J.T. Chang reports grants from Cancer Prevention and Research Institute of Texas during the conduct of the study. A. Contreras reports other support from Cell IDx outside the submitted work. G.J. Whitman reports other support from Pfizer, UpToDate, and Siemens outside the submitted work. E.A. Mittendorf reports personal fees from AstraZeneca, Merck, Exact Sciences, and Roche/Genentech; non-financial support from BMS and Lilly; other support from Gilead; and grants from Genentech outside the submitted work. J.K. Litton reports grants and non-financial support from Medivation/Pfizer, as well as grants from AstraZeneca during the conduct of the study. J.K. Litton also reports grants from Genentech, Merck, and GSK outside the submitted work. In addition, J.K. Litton reports Speaker's Bureau for MedLearning, Physicians' Education Resource, Prime Oncology, Medscape, Clinical Care Options, and Medpage, as well as royalties from UpToDate. No disclosures were reported by the other authors.
T. Kumar: Conceptualization, data curation, formal analysis, visualization, methodology, writing–original draft. E. Hobbs: Conceptualization, data curation, formal analysis, visualization, writing–original draft. F. Yang: Conceptualization, resources, data curation, formal analysis, investigation, visualization, methodology, writing–original draft. J.T. Chang: Resources, data curation, formal analysis, validation, methodology, writing–review and editing. A. Contreras: Resources, data curation, investigation. E.R.P. Cuentas: Resources, data curation, investigation. H. Garber: Conceptualization, methodology, writing–review and editing. S. Lee: Data curation, writing–review and editing. Y. Lu: Data curation, supervision, writing–review and editing. M.E. Scoggins: Data curation, investigation, writing–review and editing. B.E. Adrada: Data curation, investigation, writing–review and editing. G.J. Whitman: Data curation, investigation, writing–review and editing. B.K. Arun: Investigation, methodology, writing–review and editing. E.A. Mittendorf: Writing–review and editing. J.K. Litton: Conceptualization, supervision, investigation, methodology.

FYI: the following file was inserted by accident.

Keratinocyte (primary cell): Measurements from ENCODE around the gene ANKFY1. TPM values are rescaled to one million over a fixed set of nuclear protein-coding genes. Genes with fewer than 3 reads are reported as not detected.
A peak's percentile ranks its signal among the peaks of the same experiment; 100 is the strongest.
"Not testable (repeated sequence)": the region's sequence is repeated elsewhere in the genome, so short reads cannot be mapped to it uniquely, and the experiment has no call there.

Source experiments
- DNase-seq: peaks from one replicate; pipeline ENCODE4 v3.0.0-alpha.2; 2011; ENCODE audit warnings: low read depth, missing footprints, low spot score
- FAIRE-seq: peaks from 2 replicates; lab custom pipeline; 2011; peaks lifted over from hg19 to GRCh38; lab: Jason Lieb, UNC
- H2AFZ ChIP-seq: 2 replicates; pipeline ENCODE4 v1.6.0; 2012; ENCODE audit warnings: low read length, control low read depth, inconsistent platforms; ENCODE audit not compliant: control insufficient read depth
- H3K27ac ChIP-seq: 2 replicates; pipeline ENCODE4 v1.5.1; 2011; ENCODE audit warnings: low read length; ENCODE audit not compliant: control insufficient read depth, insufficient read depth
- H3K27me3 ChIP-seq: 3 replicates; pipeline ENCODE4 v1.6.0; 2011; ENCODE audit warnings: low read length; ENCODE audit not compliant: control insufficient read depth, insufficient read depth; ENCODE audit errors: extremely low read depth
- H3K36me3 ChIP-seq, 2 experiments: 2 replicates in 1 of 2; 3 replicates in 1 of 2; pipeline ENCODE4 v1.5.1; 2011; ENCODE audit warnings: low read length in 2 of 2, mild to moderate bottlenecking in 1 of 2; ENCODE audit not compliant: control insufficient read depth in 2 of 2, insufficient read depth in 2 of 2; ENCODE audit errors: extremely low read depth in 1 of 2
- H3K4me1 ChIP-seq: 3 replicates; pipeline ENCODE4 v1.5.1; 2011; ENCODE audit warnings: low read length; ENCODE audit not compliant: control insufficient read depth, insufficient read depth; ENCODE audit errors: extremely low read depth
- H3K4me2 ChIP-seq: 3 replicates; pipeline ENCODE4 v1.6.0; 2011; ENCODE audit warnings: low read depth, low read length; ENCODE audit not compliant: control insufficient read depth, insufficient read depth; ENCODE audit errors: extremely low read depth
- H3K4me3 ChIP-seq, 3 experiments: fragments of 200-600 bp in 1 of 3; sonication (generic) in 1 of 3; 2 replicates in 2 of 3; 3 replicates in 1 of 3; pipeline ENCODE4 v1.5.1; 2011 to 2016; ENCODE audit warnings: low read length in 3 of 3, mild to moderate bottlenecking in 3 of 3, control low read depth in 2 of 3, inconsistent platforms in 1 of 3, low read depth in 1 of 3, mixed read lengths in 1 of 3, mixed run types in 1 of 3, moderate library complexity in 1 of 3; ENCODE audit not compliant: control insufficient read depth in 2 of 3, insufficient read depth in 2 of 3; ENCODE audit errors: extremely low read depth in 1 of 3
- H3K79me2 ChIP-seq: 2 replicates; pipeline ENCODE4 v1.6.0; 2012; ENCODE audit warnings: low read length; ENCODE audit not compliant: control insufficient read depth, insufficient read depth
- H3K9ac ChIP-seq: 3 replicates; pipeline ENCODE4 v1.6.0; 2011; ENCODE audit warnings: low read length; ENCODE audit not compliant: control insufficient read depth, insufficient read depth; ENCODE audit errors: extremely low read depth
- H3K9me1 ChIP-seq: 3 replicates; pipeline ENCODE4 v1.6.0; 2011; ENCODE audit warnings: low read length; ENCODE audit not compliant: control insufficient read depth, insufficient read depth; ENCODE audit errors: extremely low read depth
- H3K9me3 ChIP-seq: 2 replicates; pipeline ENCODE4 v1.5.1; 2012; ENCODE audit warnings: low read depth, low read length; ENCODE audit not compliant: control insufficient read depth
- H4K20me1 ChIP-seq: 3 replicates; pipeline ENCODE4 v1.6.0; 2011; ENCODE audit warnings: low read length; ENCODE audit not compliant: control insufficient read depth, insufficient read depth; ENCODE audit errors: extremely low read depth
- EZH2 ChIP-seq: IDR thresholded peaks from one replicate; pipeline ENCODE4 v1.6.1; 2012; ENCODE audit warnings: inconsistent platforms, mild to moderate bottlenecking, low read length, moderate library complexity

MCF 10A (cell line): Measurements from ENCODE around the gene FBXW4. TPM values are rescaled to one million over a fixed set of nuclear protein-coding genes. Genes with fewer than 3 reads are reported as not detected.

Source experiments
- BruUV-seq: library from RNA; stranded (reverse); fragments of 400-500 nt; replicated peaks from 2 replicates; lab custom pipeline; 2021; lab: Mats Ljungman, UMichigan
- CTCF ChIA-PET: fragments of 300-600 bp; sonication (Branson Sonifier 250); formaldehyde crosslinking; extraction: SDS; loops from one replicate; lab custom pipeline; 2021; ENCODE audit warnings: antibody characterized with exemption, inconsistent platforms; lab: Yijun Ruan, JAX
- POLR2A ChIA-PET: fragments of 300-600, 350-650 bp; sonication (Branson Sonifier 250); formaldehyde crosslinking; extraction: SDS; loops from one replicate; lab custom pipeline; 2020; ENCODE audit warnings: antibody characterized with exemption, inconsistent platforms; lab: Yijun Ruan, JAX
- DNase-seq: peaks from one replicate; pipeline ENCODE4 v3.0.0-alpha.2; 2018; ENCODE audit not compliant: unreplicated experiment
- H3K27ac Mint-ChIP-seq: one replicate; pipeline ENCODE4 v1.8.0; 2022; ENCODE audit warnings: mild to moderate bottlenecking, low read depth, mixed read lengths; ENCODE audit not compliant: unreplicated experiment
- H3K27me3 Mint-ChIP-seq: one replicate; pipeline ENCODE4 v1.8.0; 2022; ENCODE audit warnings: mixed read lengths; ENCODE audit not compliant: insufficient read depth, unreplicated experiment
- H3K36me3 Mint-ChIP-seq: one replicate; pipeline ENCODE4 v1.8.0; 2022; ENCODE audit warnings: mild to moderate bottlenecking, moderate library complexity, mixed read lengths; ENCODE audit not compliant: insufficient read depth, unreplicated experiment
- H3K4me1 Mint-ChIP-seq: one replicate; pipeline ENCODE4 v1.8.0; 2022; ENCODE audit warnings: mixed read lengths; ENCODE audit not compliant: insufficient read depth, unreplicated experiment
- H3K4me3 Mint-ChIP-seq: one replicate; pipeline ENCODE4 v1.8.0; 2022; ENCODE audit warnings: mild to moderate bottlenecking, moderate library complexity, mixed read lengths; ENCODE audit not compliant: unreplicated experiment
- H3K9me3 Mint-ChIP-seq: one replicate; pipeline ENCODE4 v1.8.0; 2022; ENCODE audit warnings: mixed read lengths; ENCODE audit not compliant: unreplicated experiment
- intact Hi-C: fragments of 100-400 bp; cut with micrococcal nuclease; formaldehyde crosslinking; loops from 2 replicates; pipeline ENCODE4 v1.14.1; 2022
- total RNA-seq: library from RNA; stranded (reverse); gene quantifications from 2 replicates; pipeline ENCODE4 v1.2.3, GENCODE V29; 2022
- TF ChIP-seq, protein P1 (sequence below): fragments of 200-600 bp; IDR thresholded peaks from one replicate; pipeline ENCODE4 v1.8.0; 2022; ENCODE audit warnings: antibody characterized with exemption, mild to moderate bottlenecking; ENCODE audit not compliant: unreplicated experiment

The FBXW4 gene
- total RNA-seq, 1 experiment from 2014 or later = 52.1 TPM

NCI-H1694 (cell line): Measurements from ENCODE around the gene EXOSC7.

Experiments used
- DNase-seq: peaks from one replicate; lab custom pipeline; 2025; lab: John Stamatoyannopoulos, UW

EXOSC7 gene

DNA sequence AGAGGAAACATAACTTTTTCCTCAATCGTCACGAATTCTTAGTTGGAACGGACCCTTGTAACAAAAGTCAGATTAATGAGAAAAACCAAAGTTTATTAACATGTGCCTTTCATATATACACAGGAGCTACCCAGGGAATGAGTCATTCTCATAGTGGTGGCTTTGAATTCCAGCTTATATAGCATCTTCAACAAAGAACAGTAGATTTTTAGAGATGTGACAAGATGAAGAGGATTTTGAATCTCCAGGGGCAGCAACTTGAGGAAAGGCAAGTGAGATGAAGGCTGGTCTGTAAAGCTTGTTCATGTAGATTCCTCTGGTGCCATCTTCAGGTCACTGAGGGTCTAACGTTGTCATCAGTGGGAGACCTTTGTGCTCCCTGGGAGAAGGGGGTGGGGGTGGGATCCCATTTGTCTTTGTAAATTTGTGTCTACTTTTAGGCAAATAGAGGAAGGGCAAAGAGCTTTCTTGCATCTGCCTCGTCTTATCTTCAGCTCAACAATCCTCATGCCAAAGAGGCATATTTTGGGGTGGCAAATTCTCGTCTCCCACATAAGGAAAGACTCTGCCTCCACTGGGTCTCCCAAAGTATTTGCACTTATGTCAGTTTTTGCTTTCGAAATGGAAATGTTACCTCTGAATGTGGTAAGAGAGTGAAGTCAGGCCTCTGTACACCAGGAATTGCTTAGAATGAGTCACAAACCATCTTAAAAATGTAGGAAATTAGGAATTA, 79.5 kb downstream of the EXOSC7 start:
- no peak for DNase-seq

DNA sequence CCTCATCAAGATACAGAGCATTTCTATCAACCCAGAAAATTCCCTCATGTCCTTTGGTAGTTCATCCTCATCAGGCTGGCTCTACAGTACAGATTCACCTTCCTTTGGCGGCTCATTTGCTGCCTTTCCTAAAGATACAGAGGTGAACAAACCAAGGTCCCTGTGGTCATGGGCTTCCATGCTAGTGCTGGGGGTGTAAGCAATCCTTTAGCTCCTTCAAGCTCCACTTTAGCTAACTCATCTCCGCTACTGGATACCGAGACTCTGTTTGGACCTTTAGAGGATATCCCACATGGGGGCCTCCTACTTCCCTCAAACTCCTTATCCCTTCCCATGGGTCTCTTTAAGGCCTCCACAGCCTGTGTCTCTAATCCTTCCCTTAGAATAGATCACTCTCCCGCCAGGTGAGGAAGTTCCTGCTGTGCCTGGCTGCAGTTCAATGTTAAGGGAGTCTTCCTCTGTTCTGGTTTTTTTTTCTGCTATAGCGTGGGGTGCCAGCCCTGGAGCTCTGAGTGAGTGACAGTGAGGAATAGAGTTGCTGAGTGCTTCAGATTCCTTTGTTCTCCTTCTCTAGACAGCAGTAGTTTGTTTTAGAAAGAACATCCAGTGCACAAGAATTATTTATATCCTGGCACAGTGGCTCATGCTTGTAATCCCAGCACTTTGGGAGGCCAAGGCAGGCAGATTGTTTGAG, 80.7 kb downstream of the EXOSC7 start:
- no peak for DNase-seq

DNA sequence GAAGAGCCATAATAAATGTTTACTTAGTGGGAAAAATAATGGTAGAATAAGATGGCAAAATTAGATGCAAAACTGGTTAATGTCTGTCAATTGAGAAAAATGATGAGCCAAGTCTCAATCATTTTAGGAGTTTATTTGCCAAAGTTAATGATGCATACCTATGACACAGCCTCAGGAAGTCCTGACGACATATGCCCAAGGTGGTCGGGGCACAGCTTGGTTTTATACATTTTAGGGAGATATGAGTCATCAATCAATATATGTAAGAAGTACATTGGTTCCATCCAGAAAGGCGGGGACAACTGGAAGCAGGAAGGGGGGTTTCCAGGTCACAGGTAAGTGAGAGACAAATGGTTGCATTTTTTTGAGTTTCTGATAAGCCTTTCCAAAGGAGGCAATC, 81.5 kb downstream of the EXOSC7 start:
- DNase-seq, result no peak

The study was supported by The Toomim Family Fund. J.T. Chang was supported by the Cancer Prevention and Research Institute of Texas (RP160710, RP170668). T. Kumar is funded by the NCI T32 Translational Genomics Fellowship and Rosalie B. Hite fellowship.
The costs of publication of this article were defrayed in part by the payment of page charges. This article must therefore be hereby marked advertisement in accordance with 18 U.S.C. Section 1734 solely to indicate this fact.
Note: Supplementary data for this article are available at Clinical Cancer Research Online (http://clincancerres.aacrjournals.org/).